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Shake It Up: Local Governments and Earthquake Preparedness


September 23, 2019 by Nina Forbes
Category: Emergency Management

Shake It Up: Local Governments and Earthquake Preparedness

The magnitude 4.6 earthquake felt across Western Washington in early July served as a timely reminder to area residents of how geologically active our region is. While July’s quake was relatively small, history suggests stronger ones have regularly impacted this region.

The prospect of preparing for such a quake may seem daunting, so here are some concrete strategies that local governments in Washington can take to prepare.

Practice, Practice, Practice: The Great ShakeOut and Other Earthquake Drills

RCW 38.52.070 requires local governments in Washington to have adopted Emergency Preparedness Plans, but how many of you conduct regular drills or “tabletop” exercises to run through them? Practicing not only how to behave during an earthquake, but also how to manage the situation after an earthquake is crucial. The earthquake itself may only last a matter of seconds or minutes, but it may take weeks, months, or even years for a community to fully recover.

During an Earthquake

Earthquake drills primarily focus on teaching people to drop to the ground, take cover under the closest table or desk, and hold onto the table so it doesn’t shake away (Drop, Cover, Hold On). Even though these instructions are simple, practicing what to do the moment an earthquake strikes increases the likelihood that people will remember what to do and how to do it quickly.

A convenient opportunity to hold an earthquake drill is during the Great Washington ShakeOut. This event occurs annually in mid-October and is part of International ShakeOut Day, which is partially sponsored by Federal Emergency Management Agency (FEMA) and the US Geological Survey (USGS).  Participating in the Great ShakeOut is a great way to ensure that your employees know what to do if an earthquake strikes, and it sets an example for the community. Local governments should coordinate with and encourage local businesses, churches, schools, and other community groups to participate in the annual Great ShakeOut Drill.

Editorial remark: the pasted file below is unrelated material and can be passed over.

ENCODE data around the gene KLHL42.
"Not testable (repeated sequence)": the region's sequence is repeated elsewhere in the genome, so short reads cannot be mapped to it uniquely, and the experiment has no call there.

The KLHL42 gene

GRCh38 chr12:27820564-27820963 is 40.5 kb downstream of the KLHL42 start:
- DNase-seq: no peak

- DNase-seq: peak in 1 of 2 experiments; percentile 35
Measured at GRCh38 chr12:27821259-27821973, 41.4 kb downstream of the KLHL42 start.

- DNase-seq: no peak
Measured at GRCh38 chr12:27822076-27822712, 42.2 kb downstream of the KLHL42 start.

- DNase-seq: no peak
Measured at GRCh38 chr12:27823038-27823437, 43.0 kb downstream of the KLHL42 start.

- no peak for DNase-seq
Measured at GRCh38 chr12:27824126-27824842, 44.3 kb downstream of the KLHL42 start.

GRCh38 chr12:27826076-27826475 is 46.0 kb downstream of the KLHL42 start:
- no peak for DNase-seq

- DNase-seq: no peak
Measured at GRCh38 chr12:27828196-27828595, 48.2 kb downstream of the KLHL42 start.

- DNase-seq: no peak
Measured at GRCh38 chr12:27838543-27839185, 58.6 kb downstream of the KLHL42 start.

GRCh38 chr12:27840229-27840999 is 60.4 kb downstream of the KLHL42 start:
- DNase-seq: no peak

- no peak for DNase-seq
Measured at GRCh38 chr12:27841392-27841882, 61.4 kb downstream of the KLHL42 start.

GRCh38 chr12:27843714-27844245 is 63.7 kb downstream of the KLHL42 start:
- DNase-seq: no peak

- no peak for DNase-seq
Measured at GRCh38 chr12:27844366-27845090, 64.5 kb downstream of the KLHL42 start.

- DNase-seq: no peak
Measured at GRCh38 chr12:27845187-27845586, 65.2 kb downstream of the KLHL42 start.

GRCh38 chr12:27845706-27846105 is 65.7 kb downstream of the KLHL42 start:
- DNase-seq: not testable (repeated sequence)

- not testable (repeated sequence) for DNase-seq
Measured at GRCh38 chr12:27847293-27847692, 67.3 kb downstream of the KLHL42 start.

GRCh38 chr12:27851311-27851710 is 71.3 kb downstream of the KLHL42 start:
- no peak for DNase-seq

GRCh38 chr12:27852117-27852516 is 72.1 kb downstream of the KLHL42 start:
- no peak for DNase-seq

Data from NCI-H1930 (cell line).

The Great Washington ShakeOut Local Government resource page provides ample information for local governments to use when planning their drill, including the following materials regarding facilitating a drill and increasing drill participation and outreach:

Whether or not your community decides to participate in the Great ShakeOut Drill, you should consider scheduling regular, smaller drills throughout the year.

After an Earthquake and Lessons from “Cascadia Rising”

Periodic drills can also help local governments practice what to do in the aftermath of an earthquake. Walking through the basic steps of your jurisdiction’s emergency plan will ensure that everyone knows what their role is during an emergency and may highlight areas for improvement. While a full-scale emergency response drill may not be feasible, even taking the time to do a talk-through or “tabletop” exercise would be helpful.

In 2016, FEMA carried out Cascadia Rising, a massive multi-state disaster preparedness exercise simulating the response to a large earthquake. The report found many areas for improvement in Washington, including the need for greatly enhanced cooperation between jurisdictions. While the full report is available for viewing, here are some of the primary areas recommended for improvement:

  • Inadequate coordination between departments and neighboring jurisdictions led to either a failure to respond or to duplicated responses.
  • Prioritization of resources across departments was not pre-established in emergency plans.
  • Lack of access to basic contact information for partner agencies when computer systems were down.
  • Lack of emergency communication capabilities, such as amateur radios and personnel trained to use them, to deal with a scenario in which normal modes of communication were down.
  • Insufficiently detailed earthquake emergency response plans or lack of an earthquake-specific emergency response plan.
  • Lack of flexibility in emergency plans, especially for unforeseen circumstances, led to slower response times.
  • Public messaging did not adequately communicate changing conditions or life-sustaining information.